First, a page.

At the time of going to press the physicians stated that Evan Warren's condition is not hopeless, but his wounds are such that his chances for recovery are one in a hundred. One of the balls passed entirely through the body, perforating the liver, while the other struck him squarely in the chest and lodged there. Wickliffe's wound is not considered dangerous. The ball entered the right arm pit and its course was checked after passing a short distance into the flesh. The ball has not been extracted, but the physician says it is near the surface. [1]

September 9, 2018

William F. Kennedy Kills Frank Johnson, Garrard, 1863


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[February 28, 1879] -

Among the large number of indictments found this Court is one against E. B. Kennedy, for killing a negro in 1865, and the old one against W. F. Kennedy for the murder of Frank Johnson in 1863, was taken from its long resting place in the Circuit Clerk's office and reinstated. [1]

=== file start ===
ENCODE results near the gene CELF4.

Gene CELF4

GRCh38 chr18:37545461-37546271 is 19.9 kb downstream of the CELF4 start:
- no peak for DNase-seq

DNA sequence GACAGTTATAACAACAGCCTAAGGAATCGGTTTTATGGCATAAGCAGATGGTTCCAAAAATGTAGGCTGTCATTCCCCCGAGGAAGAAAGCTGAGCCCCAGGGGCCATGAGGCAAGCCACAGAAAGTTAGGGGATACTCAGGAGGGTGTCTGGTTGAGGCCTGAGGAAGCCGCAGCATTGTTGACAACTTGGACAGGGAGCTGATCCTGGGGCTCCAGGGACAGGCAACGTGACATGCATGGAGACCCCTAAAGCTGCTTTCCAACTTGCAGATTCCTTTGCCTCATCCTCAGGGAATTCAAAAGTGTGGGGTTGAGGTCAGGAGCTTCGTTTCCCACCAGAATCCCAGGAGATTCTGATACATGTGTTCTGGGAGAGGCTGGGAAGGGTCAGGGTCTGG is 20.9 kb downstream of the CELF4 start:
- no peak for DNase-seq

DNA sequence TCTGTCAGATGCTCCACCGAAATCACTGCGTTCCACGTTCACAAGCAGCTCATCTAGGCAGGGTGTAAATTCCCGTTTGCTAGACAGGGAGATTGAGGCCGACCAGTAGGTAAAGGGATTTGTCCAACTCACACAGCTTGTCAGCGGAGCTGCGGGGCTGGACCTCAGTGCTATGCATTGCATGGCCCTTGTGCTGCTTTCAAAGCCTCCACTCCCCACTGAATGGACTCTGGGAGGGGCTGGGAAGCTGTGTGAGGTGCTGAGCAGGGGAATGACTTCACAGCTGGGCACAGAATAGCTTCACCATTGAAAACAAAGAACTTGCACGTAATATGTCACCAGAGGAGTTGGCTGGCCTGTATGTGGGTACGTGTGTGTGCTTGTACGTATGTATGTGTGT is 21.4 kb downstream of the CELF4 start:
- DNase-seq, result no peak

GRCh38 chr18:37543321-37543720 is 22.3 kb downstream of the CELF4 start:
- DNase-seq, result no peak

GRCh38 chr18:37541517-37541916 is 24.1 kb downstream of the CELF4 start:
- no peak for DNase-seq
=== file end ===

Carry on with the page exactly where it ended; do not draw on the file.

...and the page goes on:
[March 7, 1879] -

COURT ITEMS. -- On Saturday, the Grand Jury adjourned after finding more than eighty indictments. Among these was one against E. D. Kennedy, of Lincoln, for the killing of a colored man, named Wyatt Walker, thirteen years ago. Another against W. F. Kennedy, for killing Frank Johnson, sixteen years ago. The former was accompanied here by quite a retinue of gentlemen from Lincoln, who testified to his character as a peaceful and popular citizen ever since the fatal day when whisky branded him as a murderer. He was released in the sum of $7,000 to appear in April, by change of venue at the Lincoln Court. [2]

September 7, 2018

Thomas Purden/Purdon Kills Dick [?] (slave), Lincoln, 1864


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[July 20, 1865] -

Stanford Kenty 20" July 1865
To His Excellency Tho E Bramlette —